Expert Speak Raisina Debates
Published on Jun 26, 2019
In New Delhi, the US Secretary of State will push for the prioritisation of long-term strategic potentialities over near-term economic upsets.
Pompeo’s visit set to temper tensions ahead of Modi-Trump meet at G20

This week’s visit of US Secretary of State Mike Pompeo to New Delhi comes amidst a mix of convergences and divergences in the US-India bilateral dynamic. Even as US interests clash with India’s on issues like arms acquisition from Russia and energy imports from Iran; US and India are moving forward with strategic developments like the transfer of armed Sea Guardian drones. India’s strategic alignment with the US, signifies New Delhi’s willingness to share the onus of continuing the cultivation of strategic ties despite irritants on other fronts.

On the trade front, issues like the US’ revocation of India’s designation as a ‘beneficiary developing country’ under its Generalised System of Preferences (GSP) program bear near-term economic costs. In 2017, India was its largest beneficiary with exports to the US worth $5.7 billion, also enjoying duty free access. On the US’ revocation, India retaliated by raising tariffs on 28 US products.

In New Delhi however, Secretary Pompeo will likely temper tensions on such issues by underplaying them as ongoing discussions, and elevate conversations on strategic potentialities. 

Fundamental divergences or Trumpian aberration?

The US’ revocation of India’s GSP benefits stems from its attempt to coax India to rethink its approach to ongoing trade negotiations — now in its second year much to the US trade negotiators’ frustration, on some of the long-standing fundamental issues in US-India trade. Earlier this month, Secretary Pompeo announced that on the GSP decision, the US is “open to dialogue” and most importantly “honest about what it is we’re trying to accomplish. We’re trying to take down barriers – financial barriers, non-tariff barriers – and create open markets.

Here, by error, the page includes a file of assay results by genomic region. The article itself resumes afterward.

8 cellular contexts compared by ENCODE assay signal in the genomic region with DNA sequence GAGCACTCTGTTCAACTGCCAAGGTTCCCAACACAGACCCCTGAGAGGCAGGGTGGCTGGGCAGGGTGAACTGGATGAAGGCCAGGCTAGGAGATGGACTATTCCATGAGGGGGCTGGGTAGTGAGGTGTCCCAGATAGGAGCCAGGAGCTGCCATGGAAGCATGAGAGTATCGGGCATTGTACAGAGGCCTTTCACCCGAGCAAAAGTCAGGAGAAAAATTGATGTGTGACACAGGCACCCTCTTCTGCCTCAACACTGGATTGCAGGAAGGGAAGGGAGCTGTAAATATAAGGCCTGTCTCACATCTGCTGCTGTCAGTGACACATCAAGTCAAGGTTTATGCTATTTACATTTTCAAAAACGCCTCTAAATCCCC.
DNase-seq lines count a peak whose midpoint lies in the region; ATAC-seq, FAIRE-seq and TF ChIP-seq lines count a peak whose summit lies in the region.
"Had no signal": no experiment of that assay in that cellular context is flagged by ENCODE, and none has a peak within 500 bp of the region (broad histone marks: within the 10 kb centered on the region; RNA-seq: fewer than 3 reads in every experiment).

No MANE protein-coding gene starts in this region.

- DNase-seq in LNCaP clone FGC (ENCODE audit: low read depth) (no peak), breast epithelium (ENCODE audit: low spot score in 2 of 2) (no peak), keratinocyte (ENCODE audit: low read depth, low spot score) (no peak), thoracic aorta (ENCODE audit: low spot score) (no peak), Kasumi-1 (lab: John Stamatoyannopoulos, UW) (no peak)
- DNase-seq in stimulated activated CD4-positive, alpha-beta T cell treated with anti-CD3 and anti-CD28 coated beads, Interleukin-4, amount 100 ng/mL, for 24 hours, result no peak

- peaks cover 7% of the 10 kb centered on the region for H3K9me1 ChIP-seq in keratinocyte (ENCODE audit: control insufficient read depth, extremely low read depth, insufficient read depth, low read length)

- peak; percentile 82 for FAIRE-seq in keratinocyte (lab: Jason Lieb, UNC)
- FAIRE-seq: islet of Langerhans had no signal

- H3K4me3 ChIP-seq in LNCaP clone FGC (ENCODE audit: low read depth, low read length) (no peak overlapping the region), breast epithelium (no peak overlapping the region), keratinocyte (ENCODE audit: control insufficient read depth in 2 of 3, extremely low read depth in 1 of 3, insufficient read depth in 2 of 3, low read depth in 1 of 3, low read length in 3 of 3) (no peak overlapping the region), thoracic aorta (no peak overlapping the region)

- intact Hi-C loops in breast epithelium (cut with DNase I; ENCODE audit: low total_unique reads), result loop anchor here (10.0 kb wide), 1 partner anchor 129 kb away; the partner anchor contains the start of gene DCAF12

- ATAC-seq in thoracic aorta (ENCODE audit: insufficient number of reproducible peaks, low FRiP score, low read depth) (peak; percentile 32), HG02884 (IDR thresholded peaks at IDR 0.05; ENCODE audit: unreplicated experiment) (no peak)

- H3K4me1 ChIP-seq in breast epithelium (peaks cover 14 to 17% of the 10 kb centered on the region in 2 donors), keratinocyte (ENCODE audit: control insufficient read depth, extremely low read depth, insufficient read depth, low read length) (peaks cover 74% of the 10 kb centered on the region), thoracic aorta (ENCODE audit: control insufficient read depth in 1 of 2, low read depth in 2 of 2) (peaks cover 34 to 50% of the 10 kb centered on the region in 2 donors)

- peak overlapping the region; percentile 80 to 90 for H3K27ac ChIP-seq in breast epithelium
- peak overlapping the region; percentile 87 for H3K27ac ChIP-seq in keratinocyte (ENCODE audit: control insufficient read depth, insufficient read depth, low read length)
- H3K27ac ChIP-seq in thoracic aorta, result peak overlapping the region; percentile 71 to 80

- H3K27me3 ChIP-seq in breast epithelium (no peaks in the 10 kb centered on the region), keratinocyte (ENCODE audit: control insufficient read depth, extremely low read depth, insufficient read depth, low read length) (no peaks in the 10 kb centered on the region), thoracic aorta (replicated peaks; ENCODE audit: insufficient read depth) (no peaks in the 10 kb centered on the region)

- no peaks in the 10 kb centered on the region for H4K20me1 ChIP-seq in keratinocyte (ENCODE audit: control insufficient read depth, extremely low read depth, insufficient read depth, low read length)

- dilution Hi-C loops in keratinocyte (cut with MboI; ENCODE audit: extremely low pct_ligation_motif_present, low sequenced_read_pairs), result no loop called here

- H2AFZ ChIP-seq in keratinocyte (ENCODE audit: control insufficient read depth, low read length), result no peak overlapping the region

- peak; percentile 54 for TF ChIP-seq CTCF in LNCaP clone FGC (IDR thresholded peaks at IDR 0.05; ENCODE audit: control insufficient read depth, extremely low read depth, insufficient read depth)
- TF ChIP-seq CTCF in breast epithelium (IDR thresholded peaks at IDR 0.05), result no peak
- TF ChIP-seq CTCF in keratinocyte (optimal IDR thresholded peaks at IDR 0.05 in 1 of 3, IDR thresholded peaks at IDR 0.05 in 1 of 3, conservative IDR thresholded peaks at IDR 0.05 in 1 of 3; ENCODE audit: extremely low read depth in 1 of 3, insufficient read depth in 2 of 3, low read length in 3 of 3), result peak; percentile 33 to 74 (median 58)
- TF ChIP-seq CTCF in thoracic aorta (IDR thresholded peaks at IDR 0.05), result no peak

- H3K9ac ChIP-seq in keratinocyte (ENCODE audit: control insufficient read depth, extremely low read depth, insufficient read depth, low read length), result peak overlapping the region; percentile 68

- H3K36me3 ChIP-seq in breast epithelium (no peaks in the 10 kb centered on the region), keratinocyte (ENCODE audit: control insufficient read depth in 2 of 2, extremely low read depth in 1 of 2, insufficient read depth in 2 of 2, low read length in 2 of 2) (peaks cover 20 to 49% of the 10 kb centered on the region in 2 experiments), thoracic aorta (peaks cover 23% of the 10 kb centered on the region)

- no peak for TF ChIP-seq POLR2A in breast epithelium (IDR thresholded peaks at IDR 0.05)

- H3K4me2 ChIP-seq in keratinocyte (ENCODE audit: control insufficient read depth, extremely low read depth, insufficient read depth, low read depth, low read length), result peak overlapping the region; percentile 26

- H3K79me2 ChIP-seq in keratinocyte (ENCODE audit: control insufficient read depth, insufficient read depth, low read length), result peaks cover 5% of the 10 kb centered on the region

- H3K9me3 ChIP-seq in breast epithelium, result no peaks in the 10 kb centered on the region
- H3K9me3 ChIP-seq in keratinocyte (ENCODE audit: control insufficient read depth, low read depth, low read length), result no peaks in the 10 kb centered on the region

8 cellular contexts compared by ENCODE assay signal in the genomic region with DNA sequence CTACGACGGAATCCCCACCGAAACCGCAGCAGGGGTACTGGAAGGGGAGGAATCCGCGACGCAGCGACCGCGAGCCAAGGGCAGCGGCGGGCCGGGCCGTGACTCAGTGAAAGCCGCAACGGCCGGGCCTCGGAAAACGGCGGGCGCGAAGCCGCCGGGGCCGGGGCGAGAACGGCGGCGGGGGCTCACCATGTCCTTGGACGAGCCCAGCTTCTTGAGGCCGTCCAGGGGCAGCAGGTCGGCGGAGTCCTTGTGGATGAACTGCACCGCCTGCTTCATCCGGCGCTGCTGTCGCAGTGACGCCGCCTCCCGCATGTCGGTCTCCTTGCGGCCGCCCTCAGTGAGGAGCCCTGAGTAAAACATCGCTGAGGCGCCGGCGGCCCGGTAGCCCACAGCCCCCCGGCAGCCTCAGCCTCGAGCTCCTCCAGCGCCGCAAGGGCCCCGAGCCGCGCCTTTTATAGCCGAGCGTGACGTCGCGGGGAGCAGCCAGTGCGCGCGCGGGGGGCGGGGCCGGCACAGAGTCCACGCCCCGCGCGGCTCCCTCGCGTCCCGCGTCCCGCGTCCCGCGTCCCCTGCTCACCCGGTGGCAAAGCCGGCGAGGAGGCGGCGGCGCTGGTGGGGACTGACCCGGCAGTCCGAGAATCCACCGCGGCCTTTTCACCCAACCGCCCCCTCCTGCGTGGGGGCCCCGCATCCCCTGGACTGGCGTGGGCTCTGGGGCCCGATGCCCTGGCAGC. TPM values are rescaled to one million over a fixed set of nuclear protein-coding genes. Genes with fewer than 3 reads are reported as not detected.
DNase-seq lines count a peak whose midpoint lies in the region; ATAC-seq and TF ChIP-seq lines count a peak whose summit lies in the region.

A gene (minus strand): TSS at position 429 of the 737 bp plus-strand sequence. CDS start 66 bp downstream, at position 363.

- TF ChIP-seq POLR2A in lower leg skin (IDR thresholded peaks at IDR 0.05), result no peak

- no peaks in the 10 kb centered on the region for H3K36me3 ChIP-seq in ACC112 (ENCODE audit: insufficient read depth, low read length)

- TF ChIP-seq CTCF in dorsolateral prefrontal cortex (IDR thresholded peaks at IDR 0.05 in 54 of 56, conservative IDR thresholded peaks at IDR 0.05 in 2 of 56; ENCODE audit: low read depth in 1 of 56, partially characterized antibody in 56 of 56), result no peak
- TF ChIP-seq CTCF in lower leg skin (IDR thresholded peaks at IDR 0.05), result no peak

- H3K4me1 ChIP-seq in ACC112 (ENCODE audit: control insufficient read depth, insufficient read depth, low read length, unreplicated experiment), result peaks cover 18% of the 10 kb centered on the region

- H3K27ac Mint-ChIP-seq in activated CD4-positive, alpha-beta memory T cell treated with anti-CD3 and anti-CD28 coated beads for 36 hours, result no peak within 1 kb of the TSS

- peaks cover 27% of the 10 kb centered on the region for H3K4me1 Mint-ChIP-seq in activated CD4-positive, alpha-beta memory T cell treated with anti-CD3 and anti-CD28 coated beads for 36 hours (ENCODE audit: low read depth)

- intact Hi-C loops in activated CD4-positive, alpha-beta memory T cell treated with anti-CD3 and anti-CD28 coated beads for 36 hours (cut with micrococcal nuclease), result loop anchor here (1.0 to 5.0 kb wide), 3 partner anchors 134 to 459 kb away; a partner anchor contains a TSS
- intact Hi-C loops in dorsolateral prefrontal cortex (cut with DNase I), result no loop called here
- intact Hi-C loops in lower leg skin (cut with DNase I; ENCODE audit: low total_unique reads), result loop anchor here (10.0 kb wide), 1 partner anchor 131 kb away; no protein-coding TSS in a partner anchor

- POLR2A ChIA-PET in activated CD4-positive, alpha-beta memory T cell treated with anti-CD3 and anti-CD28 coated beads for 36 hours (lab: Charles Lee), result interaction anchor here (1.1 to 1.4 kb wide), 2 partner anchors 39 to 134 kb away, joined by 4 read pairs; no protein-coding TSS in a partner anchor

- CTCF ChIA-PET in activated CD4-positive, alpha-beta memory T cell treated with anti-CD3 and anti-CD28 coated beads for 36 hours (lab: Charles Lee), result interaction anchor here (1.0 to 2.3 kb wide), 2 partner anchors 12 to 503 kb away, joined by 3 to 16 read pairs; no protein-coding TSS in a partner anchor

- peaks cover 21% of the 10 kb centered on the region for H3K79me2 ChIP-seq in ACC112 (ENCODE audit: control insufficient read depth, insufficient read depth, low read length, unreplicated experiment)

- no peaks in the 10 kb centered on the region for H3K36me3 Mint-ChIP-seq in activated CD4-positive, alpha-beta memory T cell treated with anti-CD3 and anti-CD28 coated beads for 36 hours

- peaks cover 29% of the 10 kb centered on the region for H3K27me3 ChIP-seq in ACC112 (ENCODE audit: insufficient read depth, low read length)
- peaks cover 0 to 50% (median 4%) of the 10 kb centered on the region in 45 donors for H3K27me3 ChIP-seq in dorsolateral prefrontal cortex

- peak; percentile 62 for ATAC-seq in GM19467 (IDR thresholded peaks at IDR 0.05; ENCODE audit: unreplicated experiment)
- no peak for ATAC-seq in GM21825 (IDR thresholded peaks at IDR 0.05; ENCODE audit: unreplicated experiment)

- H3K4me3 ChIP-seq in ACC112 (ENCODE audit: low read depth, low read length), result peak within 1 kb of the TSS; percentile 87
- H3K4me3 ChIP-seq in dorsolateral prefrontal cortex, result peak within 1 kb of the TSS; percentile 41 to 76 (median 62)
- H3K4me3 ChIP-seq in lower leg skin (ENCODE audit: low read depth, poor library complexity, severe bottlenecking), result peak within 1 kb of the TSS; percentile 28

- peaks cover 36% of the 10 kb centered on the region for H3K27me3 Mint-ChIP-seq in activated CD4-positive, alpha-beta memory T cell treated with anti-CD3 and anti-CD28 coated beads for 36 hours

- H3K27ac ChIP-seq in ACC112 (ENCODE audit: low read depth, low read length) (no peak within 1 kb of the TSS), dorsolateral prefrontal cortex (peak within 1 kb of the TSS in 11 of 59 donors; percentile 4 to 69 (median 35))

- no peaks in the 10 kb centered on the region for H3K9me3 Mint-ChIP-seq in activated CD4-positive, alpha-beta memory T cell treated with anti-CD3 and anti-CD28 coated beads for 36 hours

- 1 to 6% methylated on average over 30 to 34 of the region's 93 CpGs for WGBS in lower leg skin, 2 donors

However, trade talks have been stalled, as India has approached the same as a matter of Trumpian aberration on fixating over ‘US’ trade deficits.

Whereas, US negotiators have viewed them from a standpoint of what they view as long-standing issues in bilateral trade, such as market access for dairy products and price caps on medical equipment. During his visit, although Secretary Pompeo would likely continue to stress on the fundamental divergence in either parties, approach to trade negotiations and avenues for US-India strategic ties will assume centre-stage given their monetary volume and long-term significance.

Embracing the strategic silver-lining 

In recent years, strategic ties have assumed the fore of the evolving US-India dynamic. The Trump administration’s follow-through on the US Congress’ prescription to accord India with the status of ‘Major Defence Partner’ and Strategic Trade Authorisation-I, has opened greater avenues for US -India strategic cooperation. 

Ahead of Pompeo’s visit, the US and India have already lined up defence deals worth around $10 billion. The same would encompass, India’s acquisition of 10 Poseidon-8I long-range maritime patrol aircraft, 30 armed Sea Guardian drones, 24 naval multi-role MH-60 Romeo helicopters, and the National Advanced Surface to Air Missile System-II. Lastly, the US and India are reportedly also in talks to sign the Basic Exchange and Cooperation Agreement for Geo-spatial Cooperation –– last of the three force inter-operability agreements.

The push by Secretary Pompeo for New Delhi to underline such strategic potentialities would also pertain to setting the stage for President Trump’s upcoming meeting with Prime Minister Narendra Modi on the sidelines of the G20 summit. This year, for Trump, the G20 summit is also going to be particularly crucial for his domestic political standing.